Burton on the Bay:

It's Do-It-Yourself Time -
Time to catch, clean, cook and eat your own rock

Here it is April, and within a couple of weeks we'll have the opportunity to catch our own rockfish - big rock, the kind that can be converted to filets or perhaps baked or broiled whole minus, of course, head, tail, fins and innards.

You might say it's do-it-yourself time: you catch, clean and cook it yourself, ideally on the day caught or the day after. Timing is everything in capturing the freshness of fish, regardless of species. That's why the fish you catch, if "processed" promptly, is better than the fish you buy at market.

I'll bet you thought it tasted better because you caught it. Conceded, that has a bit to do with it, but the big difference is freshness, which isn't to say the rock you buy at market isn't fresh. Your fish is fresher.

Also, you are assured the fish you catch is a truly wild rockfish. There is a difference.


Real Worms, Real Fish

Nothing against aquaculture from this corner, mind you. It's a way to enjoy fish that isn't in season - sometimes at less cost - and a way to buy fish that might be scarce. It also gives the "farm" economy a boost.

But, as an example, to compare a farm-raised rockfish to one from the Chesapeake is akin to watching a sailboat race on a calm day from a sky-box seat at the Super Bowl. An aquaculture rock is nutritious, yes, and even tasty, but don't tell me it has the exciting flavor of a rockfish that grew big from the bounty of the Chesapeake.

The rock of the Chesapeake - the ones you catch once the season starts - won't be sedentary creatures that loaf in a pond waiting for a daily ration of pellets. You are what you eat, and the wild rockfish ferrets out the things that make a real fish have the taste of a real fish.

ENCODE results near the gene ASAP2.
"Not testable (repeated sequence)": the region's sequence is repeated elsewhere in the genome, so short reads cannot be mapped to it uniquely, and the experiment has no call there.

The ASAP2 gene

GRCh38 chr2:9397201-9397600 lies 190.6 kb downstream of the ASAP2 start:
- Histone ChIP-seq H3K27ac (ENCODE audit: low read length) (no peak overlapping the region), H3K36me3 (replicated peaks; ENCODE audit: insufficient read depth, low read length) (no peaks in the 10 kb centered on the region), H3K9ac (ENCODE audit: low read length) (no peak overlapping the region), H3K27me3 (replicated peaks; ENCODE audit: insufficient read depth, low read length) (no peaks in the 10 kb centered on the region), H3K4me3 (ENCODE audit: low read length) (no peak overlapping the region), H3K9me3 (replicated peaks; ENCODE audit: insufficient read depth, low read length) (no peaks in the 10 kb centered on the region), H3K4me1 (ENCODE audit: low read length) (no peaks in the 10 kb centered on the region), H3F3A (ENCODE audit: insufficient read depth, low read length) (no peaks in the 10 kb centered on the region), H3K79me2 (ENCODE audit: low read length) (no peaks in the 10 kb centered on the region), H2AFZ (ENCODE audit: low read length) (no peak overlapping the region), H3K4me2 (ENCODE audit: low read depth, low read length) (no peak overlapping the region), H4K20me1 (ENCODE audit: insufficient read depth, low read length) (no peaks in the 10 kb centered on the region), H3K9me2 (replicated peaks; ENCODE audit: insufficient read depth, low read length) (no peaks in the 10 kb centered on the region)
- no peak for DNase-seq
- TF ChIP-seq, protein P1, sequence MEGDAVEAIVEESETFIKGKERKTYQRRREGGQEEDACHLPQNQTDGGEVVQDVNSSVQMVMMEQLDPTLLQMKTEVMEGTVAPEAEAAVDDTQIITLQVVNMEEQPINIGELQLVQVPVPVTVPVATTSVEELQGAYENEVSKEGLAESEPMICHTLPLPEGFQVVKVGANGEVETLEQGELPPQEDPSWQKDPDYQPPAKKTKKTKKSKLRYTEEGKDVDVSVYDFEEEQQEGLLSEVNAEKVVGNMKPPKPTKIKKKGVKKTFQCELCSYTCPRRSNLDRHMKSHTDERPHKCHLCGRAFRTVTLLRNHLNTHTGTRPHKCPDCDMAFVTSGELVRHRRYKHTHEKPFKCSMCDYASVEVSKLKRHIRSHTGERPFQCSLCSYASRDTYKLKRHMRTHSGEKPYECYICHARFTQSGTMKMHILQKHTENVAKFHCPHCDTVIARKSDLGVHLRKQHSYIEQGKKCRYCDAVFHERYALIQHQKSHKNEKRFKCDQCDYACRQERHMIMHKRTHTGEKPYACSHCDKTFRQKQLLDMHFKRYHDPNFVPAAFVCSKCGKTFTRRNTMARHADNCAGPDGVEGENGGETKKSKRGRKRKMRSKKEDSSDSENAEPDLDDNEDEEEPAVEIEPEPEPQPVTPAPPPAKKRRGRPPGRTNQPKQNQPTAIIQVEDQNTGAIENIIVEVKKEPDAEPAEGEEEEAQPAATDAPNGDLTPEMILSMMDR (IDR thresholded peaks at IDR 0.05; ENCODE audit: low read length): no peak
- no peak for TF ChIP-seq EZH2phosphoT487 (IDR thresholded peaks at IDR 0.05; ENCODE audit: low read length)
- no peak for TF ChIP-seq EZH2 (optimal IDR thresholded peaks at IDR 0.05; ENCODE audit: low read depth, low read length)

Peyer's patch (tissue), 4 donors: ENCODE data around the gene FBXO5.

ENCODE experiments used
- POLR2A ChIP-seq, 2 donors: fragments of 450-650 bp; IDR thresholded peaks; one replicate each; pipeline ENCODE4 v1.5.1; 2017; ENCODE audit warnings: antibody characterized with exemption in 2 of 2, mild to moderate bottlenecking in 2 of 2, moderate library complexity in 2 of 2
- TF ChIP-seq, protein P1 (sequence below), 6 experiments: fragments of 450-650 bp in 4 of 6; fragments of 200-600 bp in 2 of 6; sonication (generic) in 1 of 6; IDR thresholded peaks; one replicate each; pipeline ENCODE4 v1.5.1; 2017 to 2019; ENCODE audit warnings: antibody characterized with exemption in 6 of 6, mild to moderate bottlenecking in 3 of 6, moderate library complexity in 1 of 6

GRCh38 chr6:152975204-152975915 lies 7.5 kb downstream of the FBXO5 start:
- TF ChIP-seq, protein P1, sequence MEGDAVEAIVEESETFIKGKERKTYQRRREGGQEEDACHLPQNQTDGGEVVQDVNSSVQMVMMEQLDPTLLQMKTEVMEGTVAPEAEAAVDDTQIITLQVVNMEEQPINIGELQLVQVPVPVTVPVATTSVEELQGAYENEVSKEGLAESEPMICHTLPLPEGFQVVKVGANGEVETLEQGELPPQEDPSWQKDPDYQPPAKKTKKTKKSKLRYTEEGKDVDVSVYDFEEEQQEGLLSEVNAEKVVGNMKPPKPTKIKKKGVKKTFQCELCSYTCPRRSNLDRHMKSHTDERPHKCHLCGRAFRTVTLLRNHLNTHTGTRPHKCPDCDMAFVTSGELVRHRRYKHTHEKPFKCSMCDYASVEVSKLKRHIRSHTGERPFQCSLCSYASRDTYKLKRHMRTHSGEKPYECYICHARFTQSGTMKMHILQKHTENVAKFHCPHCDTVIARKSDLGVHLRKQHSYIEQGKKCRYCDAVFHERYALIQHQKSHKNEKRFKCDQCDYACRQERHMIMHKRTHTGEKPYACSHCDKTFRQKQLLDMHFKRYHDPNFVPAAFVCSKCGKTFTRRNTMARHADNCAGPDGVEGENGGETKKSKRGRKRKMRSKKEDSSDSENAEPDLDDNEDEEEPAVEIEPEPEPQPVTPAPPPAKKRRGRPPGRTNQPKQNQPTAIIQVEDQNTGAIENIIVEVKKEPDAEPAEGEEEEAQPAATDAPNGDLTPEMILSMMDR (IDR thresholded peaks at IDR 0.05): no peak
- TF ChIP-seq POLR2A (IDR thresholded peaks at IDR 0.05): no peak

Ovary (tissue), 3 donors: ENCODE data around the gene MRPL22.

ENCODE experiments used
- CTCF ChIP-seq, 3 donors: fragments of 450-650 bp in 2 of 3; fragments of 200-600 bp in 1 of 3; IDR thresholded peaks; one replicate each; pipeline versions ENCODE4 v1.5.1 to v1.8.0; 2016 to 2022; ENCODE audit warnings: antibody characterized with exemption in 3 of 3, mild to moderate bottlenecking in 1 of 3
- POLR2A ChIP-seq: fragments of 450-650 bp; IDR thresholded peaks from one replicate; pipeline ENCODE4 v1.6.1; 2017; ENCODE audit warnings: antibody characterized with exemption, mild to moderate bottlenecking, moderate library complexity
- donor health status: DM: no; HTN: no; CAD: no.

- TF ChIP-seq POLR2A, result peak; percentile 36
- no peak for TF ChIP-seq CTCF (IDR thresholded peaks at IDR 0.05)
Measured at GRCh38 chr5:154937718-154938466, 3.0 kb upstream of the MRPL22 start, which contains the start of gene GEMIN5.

From a, shall we say, mentally aesthetic point, uniformly shaped brownish pellets might appear more palatable (to squeamish people) than worms, grass shrimp, crabs, minnows, eels, clams, oily menhaden and herring - and anything else that swims or crawls in the Chesapeake. But all those bonafide "unprocessed" goodies somehow combine to make a fish taste like it should. Like a fish.

The aquaculture fish, with its monotonous diet of pellets, though laced with such things as fish oil, vitamins and other nutritious additives, might be healthier and fatter. But it's missing the exquisite flavor of its wild counterpart.

Consider a lobster, the tastiest of all seafood. If you knew its diet, you'd pass. The same with crabs. Take a wild freshwater trout, ditto. But ask anyone who fishes the streams, which he'd rather have - one straight from the hatchery and its carefully monitored pure waters and pellets or one that foraged on its own in natural waters?

If you know the answer it's not a question. Yet aquaculture continue to grow. Good; it has its niche. In fact, it's become more than a niche. According to the Marine Notes of Maryland Sea Grant College, Nations Food & Agriculture Organization reports that nearly all catfish and rainbow trout, about half the shrimp and about one-third of the salmon consumed in the U.S. is raised by fish farmers.

Maybe you've noticed. That salmon, smoked or not, might look so appetizing, yet once in the mouth it lacks zest. Same with the catfish and the rainbow trout. To a degree, maybe the shrimp, though I can't distinguish the difference.